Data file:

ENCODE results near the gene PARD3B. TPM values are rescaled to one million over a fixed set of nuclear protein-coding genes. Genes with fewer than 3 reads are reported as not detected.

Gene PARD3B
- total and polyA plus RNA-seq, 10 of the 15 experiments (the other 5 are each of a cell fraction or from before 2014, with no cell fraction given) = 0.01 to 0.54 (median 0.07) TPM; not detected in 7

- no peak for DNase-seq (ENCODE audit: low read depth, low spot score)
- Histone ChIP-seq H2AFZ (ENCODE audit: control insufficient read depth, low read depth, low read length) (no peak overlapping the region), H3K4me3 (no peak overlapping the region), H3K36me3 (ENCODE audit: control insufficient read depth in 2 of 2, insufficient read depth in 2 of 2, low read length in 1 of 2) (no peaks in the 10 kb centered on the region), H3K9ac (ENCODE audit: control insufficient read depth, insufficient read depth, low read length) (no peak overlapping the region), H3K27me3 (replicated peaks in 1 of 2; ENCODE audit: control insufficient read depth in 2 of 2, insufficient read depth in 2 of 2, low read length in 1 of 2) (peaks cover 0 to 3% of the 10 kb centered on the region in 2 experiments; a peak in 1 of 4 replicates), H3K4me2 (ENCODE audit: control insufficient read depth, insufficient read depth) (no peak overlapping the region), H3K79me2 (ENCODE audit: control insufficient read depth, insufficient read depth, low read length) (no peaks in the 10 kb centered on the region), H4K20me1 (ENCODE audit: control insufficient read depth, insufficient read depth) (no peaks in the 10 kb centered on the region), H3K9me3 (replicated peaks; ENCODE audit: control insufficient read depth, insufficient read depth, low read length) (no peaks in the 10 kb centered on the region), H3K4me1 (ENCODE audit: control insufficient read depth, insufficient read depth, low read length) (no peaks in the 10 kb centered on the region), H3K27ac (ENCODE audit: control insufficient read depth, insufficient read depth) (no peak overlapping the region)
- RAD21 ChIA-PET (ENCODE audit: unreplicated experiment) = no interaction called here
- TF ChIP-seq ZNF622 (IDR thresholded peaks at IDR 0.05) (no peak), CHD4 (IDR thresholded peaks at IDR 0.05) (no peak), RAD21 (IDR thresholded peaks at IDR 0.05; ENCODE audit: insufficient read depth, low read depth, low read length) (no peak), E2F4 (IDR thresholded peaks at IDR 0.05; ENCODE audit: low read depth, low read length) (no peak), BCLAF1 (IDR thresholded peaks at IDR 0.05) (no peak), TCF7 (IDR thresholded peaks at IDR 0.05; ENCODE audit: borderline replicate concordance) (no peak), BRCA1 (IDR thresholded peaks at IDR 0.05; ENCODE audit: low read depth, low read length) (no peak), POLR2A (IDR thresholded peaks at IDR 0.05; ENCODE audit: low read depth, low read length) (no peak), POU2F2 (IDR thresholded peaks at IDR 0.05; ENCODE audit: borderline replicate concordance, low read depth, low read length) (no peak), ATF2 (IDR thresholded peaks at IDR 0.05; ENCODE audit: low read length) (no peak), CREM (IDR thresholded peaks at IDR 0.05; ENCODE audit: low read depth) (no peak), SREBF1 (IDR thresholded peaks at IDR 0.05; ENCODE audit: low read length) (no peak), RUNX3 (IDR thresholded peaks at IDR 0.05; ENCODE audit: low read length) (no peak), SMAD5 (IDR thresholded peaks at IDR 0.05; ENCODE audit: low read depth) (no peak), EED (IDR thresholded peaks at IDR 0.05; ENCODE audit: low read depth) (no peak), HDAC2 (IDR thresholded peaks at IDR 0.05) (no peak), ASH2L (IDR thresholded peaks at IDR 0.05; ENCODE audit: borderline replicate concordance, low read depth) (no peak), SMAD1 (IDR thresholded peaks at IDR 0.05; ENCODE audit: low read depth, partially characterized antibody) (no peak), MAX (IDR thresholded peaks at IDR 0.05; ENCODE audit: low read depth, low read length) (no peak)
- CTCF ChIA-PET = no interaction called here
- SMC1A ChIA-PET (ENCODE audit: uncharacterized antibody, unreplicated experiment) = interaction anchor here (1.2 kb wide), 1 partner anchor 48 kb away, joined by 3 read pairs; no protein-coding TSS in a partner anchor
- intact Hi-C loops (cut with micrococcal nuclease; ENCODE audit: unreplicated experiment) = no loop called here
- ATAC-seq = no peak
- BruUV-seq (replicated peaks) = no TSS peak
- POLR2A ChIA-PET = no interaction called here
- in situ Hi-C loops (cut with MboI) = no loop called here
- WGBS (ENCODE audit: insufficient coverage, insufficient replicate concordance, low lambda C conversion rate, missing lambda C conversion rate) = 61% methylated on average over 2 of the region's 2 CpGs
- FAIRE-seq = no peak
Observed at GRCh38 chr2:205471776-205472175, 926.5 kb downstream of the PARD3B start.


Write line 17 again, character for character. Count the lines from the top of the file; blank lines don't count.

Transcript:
Observed at GRCh38 chr2:205471776-205472175, 926.5 kb downstream of the PARD3B start.